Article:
The FBI confirmed Thursday they have joined in the investigation of a December traffic stop in Windsor in which an Army lieutenant was pepper sprayed by one of the town’s police officers.
“The Norfolk FBI Field Office is aware of the situation regarding the traffic stop in Isle of Wight County and will review all available facts of the incident to determine what federal response is warranted.” Christina Pullen, a spokeswoman for the office, said in a brief statement emailed to The Pilot.
Pullen said she could not offer any more information.
Windsor Police Chief Rodney “Dan” Riddle said during a press conference Wednesday the federal government was among the agencies looking into the incident.
On Sunday, Gov. Ralph Northam directed state police to investigate the Dec. 5, 2020, traffic stop involving Army Lt. Caron Nazario on U.S. Route 460. The following day, Attorney General Mark Herring announced he had asked the Windsor Police Department to provide all use-of-force records for the past 10 years.
State police on Wednesday asked that anyone who may have witnessed the incident, or had cellphone video of it, to contact them at email@example.com.
Also on Wednesday, the president of the NAACP’s Isle of Wight County chapter called for the town’s police chief to resign.
“After watching the press conference held by officials in the Town of Windsor regarding the incident involving Lt. Nazario, we are appalled at some of the statements made by the Town officials as well as the Chief of Police,” President Valerie Butler wrote on the organization’s Facebook page. “Therefore we are calling for the immediate resignation of Chief Rodney Riddle.”
Nazario, 27, was driving home in a new Chevrolet Tahoe when two Windsor police officers pulled him over, according to a federal lawsuit he filed against the officers earlier this month. Nazario, who is Black and Latino, claims the officers assaulted him and violated his constitutional rights. He is seeking more than $1 million in damages.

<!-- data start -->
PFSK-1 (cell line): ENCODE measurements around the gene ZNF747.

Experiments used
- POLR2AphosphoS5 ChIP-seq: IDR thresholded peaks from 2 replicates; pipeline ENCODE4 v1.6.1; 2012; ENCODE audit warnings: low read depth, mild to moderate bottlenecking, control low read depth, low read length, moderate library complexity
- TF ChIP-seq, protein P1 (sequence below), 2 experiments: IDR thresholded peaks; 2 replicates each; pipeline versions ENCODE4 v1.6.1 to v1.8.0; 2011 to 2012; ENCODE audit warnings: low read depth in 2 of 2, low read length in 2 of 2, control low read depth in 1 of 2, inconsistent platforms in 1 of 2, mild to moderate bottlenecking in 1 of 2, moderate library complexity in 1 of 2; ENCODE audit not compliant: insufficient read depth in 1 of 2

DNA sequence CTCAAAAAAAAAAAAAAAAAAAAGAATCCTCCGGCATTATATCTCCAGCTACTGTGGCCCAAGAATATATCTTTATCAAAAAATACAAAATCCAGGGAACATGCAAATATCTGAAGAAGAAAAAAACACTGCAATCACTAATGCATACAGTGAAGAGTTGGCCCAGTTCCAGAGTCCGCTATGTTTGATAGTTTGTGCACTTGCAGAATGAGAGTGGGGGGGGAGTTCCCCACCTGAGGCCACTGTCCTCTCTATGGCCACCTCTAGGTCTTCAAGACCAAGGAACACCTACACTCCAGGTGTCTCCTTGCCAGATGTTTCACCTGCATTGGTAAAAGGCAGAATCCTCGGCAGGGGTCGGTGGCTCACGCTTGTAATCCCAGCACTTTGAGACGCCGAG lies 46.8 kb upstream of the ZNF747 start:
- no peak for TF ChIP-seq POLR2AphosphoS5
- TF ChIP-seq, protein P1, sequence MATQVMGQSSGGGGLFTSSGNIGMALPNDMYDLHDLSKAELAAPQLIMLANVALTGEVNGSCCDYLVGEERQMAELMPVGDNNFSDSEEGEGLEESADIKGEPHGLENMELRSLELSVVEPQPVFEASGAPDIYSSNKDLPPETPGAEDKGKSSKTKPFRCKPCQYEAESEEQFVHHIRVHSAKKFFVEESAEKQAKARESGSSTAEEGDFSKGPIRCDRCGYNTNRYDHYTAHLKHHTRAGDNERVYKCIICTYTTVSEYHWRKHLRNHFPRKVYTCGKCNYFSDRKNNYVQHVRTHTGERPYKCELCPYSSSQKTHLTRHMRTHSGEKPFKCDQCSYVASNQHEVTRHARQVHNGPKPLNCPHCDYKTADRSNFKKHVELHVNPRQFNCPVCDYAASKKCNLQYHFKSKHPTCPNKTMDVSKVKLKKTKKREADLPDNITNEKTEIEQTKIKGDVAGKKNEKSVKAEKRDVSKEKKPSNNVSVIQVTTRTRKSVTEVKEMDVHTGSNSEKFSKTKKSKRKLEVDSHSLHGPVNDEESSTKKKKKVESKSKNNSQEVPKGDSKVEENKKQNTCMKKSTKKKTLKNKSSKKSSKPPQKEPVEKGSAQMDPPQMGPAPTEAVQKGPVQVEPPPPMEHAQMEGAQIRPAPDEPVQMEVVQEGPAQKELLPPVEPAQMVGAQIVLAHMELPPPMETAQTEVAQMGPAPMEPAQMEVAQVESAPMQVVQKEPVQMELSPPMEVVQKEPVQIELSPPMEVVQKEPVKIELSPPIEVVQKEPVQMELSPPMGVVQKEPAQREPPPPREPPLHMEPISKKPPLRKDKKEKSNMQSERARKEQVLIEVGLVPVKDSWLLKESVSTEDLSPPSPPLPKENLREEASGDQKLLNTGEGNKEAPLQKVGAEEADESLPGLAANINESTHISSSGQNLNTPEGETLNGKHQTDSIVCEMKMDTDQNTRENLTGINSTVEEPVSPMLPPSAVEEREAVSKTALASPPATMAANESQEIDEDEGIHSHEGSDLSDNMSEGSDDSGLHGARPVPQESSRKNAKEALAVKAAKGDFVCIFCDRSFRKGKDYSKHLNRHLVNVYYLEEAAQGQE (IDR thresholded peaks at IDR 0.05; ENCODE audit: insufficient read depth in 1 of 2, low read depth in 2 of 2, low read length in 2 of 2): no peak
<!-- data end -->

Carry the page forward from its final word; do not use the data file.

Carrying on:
The lawsuit states that when Nazario saw an officer signal for him to pull over, he slowed down but continued to drive for nearly a mile so he could stop at a well-lit spot.
Officer Daniel Crocker radioed he was pulling the vehicle over because it didn’t have a rear license plate and had tinted windows. He also said the driver was eluding him and he considered it a high-risk stop.
Officer Joe Gutierrez heard Crocker’s call and joined him. Nazario’s lawsuit states that a temporary tag was displayed in his rear window and can be seen on body cam video.
The two officers immediately drew their guns, pointed them at Nazario and shouted conflicting orders at him, police body cam video shows.
When Nazario told the officers he was afraid to get out, Gutierrez pepper sprayed him and then forced him to the ground once he was out of the vehicle. Nazario eventually was released without any charges being filed.
This article is written by Jane Harper from The Virginian-Pilot and was legally licensed via the Tribune Content Agency through the Industry Dive publisher network. Please direct all licensing questions to firstname.lastname@example.org.